Animal Spirits - Econ 201 Readings on Animal Spirits May...

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Econ 201 Readings on Animal Spirits May 19, 2009 J.M. Keynes, The General Theory of Employment, Interest, and Money , 1936 Chapter 12. The State of Long-Term Expectation The state of long-term expectation, upon which our decisions are based, does not solely depend on the most probable forecast we can make. It also depends on the confidence with which we make this forecast — on how highly we rate the likelihood of our best forecast turning out quite wrong. If we expect large changes but are very uncertain as to what precise form these changes will take, then our confidence will be weak. The outstanding fact is the extreme precariousness of the basis of knowledge on which our estimates of prospective yield have to be made. Our knowledge of the factors which will govern the yield of an investment some years hence is usually very slight and often negligible. If we speak frankly, we have to admit that our basis of knowledge for estimating the yield ten years hence of a railway, a copper mine, a textile factory, the goodwill of a patent medicine, an Atlantic liner, a building in the City of London amounts to little and sometimes to nothing; or even five years hence. In fact, those who seriously attempt to make any such estimate are often so much in the minority that their behaviour does not govern the market. Even apart from the instability due to speculation, there is the instability due to the characteristic of human nature that a large proportion of our positive activities depend on spontaneous optimism rather than on a mathematical expectation, whether moral or hedonistic or economic. Most, probably, of our decisions to do something positive, the full consequences of which will be drawn out over many days to come, can only be taken as a result of animal spirits — of a spontaneous urge to action rather than inaction, and not as the outcome of a weighted average of quantitative benefits multiplied by quantitative probabilities. Enterprise only pretends to itself to be mainly actuated by the statements in its own prospectus, however candid and sincere. Only a little more than an expedition to the South Pole, is it based on an exact calculation of benefits to come. Thus if the animal spirits are dimmed and the spontaneous optimism falters, leaving us to depend on nothing but a mathematical expectation, enterprise will fade and die; — though fears of loss may have a basis no more reasonable than hopes of profit had before. It is safe to say that enterprise which depends on hopes stretching into the future benefits the community as a whole. But individual initiative will only be adequate when reasonable calculation is supplemented and supported by animal spirits, so that the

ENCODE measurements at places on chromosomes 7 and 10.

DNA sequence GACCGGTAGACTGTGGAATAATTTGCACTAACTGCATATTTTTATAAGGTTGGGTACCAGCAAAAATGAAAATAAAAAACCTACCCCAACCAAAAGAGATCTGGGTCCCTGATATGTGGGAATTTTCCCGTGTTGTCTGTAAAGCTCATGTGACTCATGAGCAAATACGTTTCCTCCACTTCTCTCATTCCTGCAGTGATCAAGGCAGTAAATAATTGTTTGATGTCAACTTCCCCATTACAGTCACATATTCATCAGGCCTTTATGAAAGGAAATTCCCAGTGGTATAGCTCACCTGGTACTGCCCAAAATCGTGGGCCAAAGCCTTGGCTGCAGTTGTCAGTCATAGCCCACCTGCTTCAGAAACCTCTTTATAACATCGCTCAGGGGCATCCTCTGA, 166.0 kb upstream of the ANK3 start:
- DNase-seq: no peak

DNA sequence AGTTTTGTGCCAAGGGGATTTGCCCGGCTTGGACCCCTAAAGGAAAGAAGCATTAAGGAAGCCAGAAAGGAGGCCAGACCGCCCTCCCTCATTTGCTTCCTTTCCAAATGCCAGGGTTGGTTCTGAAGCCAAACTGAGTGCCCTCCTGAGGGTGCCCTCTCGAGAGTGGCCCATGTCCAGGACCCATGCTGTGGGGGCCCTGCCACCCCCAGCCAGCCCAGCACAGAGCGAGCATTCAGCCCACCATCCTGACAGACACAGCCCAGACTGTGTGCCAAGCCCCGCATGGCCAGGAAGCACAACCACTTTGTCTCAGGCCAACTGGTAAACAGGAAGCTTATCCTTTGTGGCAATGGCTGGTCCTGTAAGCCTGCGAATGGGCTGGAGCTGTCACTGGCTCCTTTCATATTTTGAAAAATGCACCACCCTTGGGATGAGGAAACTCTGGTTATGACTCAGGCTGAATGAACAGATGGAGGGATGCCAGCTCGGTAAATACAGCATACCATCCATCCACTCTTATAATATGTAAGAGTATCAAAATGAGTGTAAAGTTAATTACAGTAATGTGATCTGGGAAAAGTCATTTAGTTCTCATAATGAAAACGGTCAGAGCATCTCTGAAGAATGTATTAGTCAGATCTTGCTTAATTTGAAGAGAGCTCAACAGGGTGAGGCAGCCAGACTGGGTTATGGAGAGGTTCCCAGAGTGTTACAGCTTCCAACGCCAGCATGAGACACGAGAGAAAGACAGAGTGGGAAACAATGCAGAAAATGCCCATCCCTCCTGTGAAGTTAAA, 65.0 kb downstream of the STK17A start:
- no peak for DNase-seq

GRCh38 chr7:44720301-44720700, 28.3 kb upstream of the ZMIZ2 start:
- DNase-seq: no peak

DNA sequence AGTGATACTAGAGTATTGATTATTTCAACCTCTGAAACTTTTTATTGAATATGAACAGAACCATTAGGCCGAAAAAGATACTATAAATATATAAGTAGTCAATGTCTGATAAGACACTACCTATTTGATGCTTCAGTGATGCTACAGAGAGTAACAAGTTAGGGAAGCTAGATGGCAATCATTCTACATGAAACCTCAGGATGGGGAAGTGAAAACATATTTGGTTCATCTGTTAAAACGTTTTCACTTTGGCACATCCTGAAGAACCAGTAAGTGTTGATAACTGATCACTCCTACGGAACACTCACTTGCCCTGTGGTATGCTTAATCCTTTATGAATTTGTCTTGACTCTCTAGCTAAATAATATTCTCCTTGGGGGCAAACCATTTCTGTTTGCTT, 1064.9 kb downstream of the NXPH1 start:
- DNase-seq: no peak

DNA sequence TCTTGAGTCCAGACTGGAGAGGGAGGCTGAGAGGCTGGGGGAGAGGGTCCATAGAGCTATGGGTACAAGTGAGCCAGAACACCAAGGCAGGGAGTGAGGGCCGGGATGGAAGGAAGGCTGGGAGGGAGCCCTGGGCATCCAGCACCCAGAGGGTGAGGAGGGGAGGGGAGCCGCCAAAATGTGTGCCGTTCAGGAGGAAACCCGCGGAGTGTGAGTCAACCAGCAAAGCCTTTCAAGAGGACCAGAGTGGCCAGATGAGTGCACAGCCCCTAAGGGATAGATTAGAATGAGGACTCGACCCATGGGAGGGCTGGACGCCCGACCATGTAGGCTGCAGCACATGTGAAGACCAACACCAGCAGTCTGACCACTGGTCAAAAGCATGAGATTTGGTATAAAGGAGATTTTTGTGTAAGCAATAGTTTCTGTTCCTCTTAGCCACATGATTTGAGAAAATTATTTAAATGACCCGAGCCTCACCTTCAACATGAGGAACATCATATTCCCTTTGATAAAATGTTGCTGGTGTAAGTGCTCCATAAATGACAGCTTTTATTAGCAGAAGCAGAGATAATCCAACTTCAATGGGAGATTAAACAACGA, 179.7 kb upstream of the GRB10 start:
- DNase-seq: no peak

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thought of ultimate loss which often overtakes pioneers, as experience undoubtedly tells us and them, is put aside as a healthy man puts aside the expectation of death. This means, unfortunately, not only that slumps and depressions are exaggerated in
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This note was uploaded on 06/03/2010 for the course BIOL BIO 101 taught by Professor Drumheller during the Spring '10 term at University of Washington.

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Animal Spirits - Econ 201 Readings on Animal Spirits May...

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